LATIN VIA FABLES: AESOPUS

Aesop's Fables... in Latin!

Ning Diary: Jan. 14 - simplified fables

Now that I've finished doing the Segmented versions of the fables with commentary (and those are all linked from the Fables page here at the Ning), I'm ready to start doing the Simplified versions. They will start appearing at the LatinViaFables.com blog on January 14.

With the Segmented versions, I did not change anything about the words or the word order - I just broke the fables up into small segments to make them easier to read, and then added some grammar commentary. With the Simplified versions, I will actually be writing new sentences, retelling the fable with simpler constructions.

As you will see, the Simplified versions are not a fable, but rather a series of statements, that build up each "statement" in the fable step by step, using the simplest constructions possible, while relying on the same vocabulary as in the original. There's no rigid set of rules that determines how this works - you might try making your own Simplified versions of the fables and see what your version turns out like!

These Simplified versions can be useful in several different ways:

1) Pre-reading exercise. In order to get students ready for the more difficult constructions that might appear in the original Latin version of the fable, they can read the Simplified version first. This will allow them to get the meaning of the story and get acquainted with the vocabulary, too. Then, after they have gotten familiar with this basic version of the story and the new vocabulary, the original version should be much more clear.

2) Alternative reading exercise. For students who are still working on their Latin grammar skills, you could use the Simplified version as an alternative to the original. The meaning of the fable still comes through loud and clear in the Simplified version, so if you are finding the actual fables just too difficult right now, you can use the Simplified versions and then read through the original versions of the fables at a later date.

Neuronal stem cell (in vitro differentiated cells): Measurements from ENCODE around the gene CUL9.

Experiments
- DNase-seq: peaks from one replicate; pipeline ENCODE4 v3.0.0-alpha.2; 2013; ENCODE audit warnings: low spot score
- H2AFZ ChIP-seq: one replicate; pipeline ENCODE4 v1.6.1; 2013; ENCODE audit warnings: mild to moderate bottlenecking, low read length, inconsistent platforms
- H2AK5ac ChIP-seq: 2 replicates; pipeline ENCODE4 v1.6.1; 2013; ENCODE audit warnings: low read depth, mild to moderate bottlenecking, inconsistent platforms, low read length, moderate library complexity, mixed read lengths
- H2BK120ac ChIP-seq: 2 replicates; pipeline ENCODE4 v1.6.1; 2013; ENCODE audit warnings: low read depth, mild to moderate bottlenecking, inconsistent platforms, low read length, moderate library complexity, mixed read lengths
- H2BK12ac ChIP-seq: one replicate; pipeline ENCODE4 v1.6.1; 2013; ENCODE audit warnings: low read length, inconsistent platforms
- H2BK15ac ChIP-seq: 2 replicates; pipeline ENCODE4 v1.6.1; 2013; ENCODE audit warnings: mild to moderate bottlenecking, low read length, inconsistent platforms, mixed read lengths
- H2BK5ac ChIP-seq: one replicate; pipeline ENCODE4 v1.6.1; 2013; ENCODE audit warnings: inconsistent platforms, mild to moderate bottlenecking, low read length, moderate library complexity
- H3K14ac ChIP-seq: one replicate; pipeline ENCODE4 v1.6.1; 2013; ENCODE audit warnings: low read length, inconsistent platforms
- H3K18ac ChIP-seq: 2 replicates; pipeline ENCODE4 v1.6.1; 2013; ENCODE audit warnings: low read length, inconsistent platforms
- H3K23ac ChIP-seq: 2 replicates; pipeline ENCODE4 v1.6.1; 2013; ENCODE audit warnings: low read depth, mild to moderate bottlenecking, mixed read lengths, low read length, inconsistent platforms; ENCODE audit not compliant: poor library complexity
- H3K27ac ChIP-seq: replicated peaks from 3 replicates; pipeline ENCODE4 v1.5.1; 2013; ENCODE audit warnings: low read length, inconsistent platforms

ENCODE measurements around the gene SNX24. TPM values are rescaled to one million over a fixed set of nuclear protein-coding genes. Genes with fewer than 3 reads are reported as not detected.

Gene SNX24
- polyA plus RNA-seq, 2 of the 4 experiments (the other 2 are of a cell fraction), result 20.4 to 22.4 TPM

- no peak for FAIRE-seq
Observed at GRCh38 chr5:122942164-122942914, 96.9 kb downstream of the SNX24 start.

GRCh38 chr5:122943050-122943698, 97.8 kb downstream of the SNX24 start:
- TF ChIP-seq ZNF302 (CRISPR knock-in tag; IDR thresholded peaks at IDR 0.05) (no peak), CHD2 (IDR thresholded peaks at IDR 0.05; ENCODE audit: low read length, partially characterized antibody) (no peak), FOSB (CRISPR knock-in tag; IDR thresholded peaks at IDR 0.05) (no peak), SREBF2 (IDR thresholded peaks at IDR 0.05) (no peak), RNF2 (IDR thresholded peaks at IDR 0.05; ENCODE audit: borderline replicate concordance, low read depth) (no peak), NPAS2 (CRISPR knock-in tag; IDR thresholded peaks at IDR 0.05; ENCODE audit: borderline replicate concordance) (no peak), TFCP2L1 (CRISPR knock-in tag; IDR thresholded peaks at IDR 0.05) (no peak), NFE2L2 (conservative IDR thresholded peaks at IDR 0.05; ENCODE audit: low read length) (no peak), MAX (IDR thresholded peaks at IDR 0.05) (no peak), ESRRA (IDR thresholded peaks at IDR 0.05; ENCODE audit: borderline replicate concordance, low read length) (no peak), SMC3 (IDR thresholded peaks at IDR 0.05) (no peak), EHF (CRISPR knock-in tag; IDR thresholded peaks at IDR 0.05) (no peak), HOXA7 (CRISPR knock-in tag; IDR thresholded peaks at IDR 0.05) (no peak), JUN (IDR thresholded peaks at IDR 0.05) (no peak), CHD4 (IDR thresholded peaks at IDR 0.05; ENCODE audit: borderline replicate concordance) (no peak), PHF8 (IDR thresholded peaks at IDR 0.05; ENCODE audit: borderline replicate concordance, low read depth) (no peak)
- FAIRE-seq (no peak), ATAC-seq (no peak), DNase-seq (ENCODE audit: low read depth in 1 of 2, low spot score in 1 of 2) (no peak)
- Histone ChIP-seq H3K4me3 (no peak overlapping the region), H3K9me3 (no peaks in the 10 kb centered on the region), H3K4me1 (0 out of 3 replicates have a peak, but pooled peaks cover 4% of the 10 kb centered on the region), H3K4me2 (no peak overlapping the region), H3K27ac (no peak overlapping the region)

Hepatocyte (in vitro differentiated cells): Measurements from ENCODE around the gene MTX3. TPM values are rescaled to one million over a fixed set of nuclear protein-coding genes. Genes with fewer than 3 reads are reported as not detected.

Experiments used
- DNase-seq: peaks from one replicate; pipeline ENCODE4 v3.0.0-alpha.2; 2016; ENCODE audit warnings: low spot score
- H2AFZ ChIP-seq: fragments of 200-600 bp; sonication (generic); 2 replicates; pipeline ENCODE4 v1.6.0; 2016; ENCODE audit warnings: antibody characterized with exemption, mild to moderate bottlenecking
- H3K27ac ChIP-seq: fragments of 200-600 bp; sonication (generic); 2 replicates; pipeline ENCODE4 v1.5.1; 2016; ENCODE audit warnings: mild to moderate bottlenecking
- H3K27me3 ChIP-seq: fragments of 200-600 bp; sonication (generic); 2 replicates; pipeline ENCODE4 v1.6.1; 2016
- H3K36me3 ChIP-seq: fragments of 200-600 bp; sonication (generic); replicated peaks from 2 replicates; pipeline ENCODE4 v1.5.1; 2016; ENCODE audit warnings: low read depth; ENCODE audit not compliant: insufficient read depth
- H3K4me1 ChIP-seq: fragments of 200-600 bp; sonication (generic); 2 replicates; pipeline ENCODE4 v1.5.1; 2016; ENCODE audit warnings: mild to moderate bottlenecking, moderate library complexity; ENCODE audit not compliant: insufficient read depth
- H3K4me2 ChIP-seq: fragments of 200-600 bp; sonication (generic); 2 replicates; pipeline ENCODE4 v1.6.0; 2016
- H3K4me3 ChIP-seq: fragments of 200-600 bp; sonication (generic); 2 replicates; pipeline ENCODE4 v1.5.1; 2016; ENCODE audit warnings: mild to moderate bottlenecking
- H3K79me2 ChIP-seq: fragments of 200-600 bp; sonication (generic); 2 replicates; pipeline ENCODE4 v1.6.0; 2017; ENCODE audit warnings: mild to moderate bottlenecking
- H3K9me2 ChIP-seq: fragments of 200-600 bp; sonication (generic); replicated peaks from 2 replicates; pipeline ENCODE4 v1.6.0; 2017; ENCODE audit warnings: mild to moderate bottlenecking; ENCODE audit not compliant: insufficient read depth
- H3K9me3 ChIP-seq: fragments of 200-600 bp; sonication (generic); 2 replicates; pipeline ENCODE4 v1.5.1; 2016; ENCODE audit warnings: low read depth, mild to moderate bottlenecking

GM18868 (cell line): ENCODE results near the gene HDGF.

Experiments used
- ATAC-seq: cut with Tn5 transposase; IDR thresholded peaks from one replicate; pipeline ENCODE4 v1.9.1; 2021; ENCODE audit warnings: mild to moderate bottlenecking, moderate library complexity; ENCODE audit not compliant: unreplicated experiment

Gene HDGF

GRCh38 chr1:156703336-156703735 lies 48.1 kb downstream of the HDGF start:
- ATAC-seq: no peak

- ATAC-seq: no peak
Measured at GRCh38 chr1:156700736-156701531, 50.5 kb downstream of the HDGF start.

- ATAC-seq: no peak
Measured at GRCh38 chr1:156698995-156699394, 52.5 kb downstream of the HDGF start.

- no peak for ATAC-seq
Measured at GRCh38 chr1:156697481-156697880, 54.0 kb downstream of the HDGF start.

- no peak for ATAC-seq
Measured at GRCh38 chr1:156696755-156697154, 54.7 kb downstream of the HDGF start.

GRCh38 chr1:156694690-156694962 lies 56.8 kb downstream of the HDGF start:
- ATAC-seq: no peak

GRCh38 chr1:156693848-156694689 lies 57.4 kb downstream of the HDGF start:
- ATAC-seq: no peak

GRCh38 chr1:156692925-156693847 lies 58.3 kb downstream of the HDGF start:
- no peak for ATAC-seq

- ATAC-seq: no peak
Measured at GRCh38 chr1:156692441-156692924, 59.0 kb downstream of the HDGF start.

3) Basis for quizzing, dictation, etc. Because the Simplified versions break up the fables into smaller, self-contained pieces which are complete Latin sentences, you can use the Simplified versions for quizzing, or for dictation, or other kinds of assessment exercises. By using the Simplified versions as the basis for quizzes and dictation, you can avoid the danger of simply memorizing the original Latin version. Doing quizzes or dictation based on the Simplified version will solidify a basic understanding of the fable and make it easier to then tackle the original version, appreciating its grammatical and stylistic sophistication.

If you have any other ideas or suggestions about how I can make these Simplified versions of the fables more useful to you, please let me know!

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